Geoscience Methods and Local Geology: Urban Teachers Engage in Authentic Experiences to Make Sense of Local Phenomena

Monday 3:00pm Northrop Hall: 340


Candace Penrod, Salt Lake City School District
In Utah, a western state well-known for its spectacular geology, many local elementary teachers lack the content knowledge and experience to effectively use geoscience methods to interpret natural landforms, processes and related phenomena. Many are unaware of the local geology that surrounds them that can, and should, be used to generate student engagement in Earth science curricula. This five-day experiential professional development workshop was designed to provide urban in-service elementary teachers in Salt Lake City, Utah, an opportunity to engage authentically with local landforms through a combination of field work and firsthand experience using geoscience research methods. The workshop focused on increasing teachers' awareness of the local geology and fostering an awareness of the accessibility of various sites and landforms for future student interactions. The workshop was held during the summer and teachers meet for 8 hours each day. Content was drawn from local systems and landforms, including: Big Cottonwood Canyon and Little Cottonwood Canyon (river-cut vs. glacier-cut canyon), Lake Bonneville shorelines (depositional environments of paleo-Lake Bonneville), and the formation and distribution of local oolitic sand (conservation of mass and cycling of matter). Throughout the week, teachers conducted field work, recorded observations, interacted with scientists, constructed physical and conceptual models, and used modern analogs to compare past processes and construct scientific explanations for local geologic phenomena. Ultimately, urban teachers gained more confidence in using geoscience methods, understanding Earth science concepts and in exploring Earth science topics in their classrooms.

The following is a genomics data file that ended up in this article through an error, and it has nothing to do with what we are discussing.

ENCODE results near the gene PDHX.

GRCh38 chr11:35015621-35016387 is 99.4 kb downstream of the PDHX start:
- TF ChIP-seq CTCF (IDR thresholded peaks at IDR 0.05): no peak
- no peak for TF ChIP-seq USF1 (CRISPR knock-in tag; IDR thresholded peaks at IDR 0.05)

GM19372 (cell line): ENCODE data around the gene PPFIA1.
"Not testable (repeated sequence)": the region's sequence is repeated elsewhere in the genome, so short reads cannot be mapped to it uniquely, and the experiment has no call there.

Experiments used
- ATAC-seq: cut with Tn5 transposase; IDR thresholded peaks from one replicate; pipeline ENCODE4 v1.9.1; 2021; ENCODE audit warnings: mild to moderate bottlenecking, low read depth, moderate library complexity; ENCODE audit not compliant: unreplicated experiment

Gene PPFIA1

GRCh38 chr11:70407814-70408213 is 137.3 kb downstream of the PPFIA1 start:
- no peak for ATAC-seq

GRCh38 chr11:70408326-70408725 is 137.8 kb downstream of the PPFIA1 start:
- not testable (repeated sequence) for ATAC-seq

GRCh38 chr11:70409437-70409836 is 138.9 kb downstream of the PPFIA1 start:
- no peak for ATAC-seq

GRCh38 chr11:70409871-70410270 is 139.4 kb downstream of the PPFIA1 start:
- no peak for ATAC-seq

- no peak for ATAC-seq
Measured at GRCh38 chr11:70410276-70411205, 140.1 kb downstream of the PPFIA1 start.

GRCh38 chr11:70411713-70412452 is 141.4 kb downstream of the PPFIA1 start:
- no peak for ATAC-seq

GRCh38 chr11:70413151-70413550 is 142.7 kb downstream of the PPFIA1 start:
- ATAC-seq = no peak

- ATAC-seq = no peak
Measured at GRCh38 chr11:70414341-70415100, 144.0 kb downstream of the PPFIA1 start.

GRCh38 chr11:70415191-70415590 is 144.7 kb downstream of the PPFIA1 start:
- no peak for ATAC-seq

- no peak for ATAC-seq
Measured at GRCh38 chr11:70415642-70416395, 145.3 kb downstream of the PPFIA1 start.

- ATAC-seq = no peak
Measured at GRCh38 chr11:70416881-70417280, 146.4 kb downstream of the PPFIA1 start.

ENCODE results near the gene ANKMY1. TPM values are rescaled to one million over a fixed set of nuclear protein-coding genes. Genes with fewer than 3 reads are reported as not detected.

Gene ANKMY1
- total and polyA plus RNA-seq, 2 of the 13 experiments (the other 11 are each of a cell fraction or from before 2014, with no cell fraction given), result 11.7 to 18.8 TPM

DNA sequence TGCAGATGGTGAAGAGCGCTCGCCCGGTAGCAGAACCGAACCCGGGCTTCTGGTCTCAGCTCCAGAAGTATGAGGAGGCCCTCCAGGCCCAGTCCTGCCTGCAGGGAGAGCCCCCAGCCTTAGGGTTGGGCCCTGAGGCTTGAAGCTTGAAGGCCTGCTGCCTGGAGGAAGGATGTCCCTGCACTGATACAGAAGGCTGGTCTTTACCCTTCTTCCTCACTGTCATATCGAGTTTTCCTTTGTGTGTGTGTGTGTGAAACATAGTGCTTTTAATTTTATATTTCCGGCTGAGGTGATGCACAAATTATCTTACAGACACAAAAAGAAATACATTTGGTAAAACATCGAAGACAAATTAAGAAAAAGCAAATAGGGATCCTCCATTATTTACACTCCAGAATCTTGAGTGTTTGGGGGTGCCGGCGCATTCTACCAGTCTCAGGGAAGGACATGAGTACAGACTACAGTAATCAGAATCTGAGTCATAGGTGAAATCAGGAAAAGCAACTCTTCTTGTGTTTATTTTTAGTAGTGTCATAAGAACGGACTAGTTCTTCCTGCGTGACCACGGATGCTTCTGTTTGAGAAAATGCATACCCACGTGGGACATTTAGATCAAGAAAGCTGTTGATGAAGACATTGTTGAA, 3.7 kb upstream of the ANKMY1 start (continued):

Presentation Slides (Acrobat (PDF) 33.6MB Apr18 18)